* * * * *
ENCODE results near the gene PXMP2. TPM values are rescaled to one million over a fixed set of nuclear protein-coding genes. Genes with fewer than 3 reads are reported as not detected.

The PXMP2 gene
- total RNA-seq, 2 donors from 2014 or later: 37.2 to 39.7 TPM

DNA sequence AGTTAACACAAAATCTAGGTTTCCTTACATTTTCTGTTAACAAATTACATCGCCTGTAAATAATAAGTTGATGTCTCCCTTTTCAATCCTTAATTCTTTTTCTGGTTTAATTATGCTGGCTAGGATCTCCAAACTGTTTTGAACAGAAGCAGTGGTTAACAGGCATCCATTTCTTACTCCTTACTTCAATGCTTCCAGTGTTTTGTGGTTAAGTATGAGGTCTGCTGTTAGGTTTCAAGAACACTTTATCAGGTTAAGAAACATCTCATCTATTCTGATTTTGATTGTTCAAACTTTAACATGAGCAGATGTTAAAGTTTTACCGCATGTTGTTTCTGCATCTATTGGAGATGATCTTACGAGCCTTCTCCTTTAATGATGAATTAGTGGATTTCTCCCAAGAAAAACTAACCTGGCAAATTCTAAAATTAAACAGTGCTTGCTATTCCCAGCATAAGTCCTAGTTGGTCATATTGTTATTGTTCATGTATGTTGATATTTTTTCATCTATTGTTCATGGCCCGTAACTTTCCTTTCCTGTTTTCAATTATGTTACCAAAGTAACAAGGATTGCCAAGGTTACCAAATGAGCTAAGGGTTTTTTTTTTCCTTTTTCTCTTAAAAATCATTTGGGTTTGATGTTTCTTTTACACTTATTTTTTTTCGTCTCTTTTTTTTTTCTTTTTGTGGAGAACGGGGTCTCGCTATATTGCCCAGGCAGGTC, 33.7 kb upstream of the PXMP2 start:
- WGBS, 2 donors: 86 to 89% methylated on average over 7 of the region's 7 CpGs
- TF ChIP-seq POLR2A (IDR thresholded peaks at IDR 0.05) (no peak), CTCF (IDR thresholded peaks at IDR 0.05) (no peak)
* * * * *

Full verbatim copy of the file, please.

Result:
ENCODE results near the gene PXMP2. TPM values are rescaled to one million over a fixed set of nuclear protein-coding genes. Genes with fewer than 3 reads are reported as not detected.

The PXMP2 gene
- total RNA-seq, 2 donors from 2014 or later: 37.2 to 39.7 TPM

DNA sequence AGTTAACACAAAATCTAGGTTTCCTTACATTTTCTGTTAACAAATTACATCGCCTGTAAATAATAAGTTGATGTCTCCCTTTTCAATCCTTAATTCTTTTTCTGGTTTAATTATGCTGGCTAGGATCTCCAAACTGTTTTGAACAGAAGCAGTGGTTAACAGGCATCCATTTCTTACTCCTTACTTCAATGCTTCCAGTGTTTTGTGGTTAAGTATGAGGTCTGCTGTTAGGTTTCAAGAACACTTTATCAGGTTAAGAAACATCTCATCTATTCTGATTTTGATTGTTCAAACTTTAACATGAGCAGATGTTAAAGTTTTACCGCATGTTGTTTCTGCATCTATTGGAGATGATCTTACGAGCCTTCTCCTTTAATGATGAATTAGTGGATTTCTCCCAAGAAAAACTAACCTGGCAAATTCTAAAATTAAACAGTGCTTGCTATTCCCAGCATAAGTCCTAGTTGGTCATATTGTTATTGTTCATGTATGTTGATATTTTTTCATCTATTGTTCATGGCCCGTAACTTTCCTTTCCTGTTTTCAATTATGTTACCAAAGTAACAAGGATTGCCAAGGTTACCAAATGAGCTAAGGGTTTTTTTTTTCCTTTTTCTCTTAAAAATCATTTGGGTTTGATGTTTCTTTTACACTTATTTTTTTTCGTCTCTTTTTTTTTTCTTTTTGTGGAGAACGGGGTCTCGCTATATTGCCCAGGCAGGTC, 33.7 kb upstream of the PXMP2 start:
- WGBS, 2 donors: 86 to 89% methylated on average over 7 of the region's 7 CpGs
- TF ChIP-seq POLR2A (IDR thresholded peaks at IDR 0.05) (no peak), CTCF (IDR thresholded peaks at IDR 0.05) (no peak)